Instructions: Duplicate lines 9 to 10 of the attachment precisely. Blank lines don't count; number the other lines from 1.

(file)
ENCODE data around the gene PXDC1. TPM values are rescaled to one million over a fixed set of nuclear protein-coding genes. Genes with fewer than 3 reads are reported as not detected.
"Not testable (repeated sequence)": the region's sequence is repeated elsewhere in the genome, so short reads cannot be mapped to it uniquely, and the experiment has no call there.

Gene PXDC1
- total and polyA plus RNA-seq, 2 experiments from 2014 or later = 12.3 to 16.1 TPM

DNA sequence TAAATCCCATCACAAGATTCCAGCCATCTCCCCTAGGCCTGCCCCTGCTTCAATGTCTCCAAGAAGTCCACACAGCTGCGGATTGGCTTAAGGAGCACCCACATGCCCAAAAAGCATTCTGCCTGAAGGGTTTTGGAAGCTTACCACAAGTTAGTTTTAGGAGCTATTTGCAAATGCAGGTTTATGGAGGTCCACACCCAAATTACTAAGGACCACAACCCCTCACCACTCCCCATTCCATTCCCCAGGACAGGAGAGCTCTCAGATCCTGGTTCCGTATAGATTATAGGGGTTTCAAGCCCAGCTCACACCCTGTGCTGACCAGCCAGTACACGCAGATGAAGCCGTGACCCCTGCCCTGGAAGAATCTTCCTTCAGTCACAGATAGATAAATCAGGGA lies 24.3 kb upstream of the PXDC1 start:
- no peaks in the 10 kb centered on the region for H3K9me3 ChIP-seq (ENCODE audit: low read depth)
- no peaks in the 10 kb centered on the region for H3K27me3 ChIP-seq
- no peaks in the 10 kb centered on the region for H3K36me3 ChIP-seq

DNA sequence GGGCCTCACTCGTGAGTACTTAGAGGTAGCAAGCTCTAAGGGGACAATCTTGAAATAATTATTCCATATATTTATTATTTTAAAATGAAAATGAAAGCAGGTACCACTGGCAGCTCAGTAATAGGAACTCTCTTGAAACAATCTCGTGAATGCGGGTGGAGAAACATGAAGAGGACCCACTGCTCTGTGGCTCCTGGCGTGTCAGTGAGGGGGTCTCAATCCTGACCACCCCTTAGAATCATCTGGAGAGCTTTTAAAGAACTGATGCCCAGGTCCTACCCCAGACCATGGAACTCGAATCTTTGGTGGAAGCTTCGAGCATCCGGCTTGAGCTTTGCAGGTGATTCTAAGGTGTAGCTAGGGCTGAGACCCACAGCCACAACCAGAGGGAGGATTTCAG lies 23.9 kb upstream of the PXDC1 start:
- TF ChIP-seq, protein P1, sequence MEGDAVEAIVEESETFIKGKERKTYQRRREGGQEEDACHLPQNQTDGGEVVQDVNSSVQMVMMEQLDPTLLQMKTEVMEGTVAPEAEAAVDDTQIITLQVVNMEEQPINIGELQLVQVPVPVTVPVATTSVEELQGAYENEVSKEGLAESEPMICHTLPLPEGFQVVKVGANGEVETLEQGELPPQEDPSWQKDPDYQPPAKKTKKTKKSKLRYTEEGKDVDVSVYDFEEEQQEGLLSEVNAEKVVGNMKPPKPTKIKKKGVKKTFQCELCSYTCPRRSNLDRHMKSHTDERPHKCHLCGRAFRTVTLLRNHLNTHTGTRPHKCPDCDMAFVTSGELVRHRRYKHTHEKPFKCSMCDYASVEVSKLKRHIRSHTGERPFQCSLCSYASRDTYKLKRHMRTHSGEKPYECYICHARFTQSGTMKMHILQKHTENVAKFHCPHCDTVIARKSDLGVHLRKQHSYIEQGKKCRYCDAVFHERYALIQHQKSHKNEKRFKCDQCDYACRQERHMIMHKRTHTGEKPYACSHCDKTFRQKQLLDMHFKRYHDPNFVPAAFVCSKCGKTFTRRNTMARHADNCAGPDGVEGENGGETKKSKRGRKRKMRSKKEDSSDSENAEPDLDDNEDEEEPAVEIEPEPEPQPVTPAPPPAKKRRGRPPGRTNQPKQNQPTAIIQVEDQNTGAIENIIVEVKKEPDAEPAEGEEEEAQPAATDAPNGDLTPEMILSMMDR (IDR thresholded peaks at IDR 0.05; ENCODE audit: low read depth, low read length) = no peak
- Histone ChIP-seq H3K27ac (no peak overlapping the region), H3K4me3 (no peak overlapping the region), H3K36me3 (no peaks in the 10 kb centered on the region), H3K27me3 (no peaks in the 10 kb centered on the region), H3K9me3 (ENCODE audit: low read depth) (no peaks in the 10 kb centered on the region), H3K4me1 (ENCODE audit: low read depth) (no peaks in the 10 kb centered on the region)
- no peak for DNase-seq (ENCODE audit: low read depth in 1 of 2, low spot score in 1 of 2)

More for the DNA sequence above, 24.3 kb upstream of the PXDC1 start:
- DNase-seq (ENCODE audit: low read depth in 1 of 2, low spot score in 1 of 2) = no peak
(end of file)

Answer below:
DNA sequence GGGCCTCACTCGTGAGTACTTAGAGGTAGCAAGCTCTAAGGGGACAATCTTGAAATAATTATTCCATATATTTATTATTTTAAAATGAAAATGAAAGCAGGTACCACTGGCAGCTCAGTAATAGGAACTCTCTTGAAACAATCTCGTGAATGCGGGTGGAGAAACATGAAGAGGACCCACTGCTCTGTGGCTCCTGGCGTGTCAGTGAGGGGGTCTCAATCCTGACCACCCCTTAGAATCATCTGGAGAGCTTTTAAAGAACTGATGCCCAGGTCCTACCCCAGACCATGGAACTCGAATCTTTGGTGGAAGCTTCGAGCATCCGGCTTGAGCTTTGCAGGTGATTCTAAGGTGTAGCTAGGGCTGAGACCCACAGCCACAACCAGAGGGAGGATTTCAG lies 23.9 kb upstream of the PXDC1 start:
- TF ChIP-seq, protein P1, sequence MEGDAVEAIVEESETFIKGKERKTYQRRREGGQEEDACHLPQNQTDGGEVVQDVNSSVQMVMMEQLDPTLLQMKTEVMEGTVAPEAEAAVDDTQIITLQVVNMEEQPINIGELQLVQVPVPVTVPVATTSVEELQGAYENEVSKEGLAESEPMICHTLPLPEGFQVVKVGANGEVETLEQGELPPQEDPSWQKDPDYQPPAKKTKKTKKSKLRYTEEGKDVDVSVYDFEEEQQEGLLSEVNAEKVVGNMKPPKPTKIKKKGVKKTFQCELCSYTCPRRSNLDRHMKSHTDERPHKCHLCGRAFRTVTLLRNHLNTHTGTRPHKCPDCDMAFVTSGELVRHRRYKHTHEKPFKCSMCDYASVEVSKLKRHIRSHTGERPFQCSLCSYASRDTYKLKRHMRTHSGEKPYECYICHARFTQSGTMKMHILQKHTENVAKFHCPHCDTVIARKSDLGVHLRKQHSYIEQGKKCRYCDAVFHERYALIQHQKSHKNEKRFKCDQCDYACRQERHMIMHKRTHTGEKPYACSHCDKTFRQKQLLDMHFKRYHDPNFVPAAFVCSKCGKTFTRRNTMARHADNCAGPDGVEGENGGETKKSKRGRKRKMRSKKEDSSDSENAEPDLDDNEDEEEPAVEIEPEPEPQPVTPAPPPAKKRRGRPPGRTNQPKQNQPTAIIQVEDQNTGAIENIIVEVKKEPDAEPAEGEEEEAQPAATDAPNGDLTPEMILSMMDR (IDR thresholded peaks at IDR 0.05; ENCODE audit: low read depth, low read length) = no peak